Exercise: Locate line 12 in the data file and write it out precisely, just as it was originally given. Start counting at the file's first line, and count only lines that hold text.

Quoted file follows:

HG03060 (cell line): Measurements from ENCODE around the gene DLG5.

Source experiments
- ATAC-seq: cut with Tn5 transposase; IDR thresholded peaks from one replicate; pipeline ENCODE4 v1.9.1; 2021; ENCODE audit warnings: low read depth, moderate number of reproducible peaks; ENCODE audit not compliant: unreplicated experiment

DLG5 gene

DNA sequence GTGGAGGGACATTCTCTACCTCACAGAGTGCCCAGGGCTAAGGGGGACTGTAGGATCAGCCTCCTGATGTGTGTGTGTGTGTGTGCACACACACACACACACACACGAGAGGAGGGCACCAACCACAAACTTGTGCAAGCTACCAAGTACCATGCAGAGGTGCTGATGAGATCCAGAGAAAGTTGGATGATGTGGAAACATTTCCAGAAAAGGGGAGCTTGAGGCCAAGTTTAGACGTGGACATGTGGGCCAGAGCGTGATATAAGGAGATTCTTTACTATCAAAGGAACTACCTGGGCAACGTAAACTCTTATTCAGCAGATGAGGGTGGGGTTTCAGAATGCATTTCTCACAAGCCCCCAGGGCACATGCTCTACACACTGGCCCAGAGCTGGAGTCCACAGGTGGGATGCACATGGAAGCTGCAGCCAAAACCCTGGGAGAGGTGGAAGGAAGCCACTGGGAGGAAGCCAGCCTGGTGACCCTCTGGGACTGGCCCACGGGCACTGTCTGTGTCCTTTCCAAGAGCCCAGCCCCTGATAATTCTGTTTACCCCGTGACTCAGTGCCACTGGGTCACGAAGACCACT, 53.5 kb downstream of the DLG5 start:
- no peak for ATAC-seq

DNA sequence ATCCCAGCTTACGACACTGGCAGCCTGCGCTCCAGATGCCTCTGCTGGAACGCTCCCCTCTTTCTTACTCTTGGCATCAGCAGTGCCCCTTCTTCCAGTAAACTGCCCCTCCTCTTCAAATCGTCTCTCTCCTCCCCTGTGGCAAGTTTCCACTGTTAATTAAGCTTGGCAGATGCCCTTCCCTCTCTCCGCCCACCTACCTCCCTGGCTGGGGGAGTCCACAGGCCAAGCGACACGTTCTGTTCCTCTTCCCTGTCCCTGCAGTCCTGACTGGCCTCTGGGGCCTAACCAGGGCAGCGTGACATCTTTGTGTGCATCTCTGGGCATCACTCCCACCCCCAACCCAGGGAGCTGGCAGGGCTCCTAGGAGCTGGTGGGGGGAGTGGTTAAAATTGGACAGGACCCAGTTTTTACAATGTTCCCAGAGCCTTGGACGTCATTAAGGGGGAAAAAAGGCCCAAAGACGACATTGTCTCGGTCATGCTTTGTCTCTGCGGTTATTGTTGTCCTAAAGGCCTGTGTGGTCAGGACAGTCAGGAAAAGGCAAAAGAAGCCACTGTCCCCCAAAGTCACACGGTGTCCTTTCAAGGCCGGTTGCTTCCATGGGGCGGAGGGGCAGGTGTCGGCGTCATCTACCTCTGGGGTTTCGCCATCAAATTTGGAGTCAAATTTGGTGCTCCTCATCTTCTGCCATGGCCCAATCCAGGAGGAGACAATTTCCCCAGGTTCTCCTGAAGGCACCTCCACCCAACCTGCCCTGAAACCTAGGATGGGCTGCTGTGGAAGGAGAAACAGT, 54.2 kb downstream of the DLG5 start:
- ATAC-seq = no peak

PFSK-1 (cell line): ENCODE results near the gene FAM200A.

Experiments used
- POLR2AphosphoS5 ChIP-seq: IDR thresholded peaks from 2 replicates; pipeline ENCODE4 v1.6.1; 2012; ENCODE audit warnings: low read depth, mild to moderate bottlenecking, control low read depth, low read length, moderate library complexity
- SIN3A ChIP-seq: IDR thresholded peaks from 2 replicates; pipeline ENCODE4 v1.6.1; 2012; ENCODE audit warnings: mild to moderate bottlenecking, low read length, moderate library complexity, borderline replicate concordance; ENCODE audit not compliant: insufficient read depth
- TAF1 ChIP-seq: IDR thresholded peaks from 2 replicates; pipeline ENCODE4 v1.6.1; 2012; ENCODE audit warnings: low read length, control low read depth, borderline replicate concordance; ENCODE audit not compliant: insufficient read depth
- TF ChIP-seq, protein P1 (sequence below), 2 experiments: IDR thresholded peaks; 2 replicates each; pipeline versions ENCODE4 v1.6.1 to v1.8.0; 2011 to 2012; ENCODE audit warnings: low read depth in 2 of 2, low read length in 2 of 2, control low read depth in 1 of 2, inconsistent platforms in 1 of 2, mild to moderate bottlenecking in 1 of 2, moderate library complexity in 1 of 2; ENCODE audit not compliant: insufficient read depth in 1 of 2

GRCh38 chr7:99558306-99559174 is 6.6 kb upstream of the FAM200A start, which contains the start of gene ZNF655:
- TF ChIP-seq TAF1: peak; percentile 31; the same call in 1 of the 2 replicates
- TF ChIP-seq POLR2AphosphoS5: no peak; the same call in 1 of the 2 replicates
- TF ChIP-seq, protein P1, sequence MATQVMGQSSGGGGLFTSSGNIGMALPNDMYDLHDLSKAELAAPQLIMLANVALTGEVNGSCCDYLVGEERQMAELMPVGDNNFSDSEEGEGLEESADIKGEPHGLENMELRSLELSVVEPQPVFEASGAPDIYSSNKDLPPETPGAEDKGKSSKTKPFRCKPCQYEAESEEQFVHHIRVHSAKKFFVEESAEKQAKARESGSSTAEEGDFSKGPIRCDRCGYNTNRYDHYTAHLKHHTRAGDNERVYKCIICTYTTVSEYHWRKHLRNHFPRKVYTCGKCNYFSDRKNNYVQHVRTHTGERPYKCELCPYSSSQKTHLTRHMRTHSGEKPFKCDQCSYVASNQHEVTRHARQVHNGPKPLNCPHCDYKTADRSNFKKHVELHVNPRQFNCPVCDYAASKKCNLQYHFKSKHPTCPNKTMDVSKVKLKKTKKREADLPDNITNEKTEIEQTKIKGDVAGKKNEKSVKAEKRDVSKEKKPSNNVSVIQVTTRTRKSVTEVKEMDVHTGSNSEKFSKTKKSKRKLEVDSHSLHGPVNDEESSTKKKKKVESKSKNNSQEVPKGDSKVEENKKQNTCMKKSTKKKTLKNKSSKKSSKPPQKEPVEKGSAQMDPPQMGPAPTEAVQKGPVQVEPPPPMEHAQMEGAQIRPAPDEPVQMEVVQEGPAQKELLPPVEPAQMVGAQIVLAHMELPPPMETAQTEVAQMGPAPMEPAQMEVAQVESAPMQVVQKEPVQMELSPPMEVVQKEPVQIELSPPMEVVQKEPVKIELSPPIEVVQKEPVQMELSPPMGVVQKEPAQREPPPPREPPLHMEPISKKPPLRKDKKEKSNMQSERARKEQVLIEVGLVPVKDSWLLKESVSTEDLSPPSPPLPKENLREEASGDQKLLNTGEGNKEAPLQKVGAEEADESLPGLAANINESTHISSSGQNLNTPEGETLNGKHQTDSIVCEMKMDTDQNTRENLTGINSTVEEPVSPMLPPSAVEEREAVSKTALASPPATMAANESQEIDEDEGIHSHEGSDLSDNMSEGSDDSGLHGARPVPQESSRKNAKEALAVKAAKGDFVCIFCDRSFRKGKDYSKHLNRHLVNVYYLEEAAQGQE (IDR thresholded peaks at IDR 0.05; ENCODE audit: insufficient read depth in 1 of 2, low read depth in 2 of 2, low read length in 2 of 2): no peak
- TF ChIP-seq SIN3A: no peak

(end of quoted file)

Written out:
- SIN3A ChIP-seq: IDR thresholded peaks from 2 replicates; pipeline ENCODE4 v1.6.1; 2012; ENCODE audit warnings: mild to moderate bottlenecking, low read length, moderate library complexity, borderline replicate concordance; ENCODE audit not compliant: insufficient read depth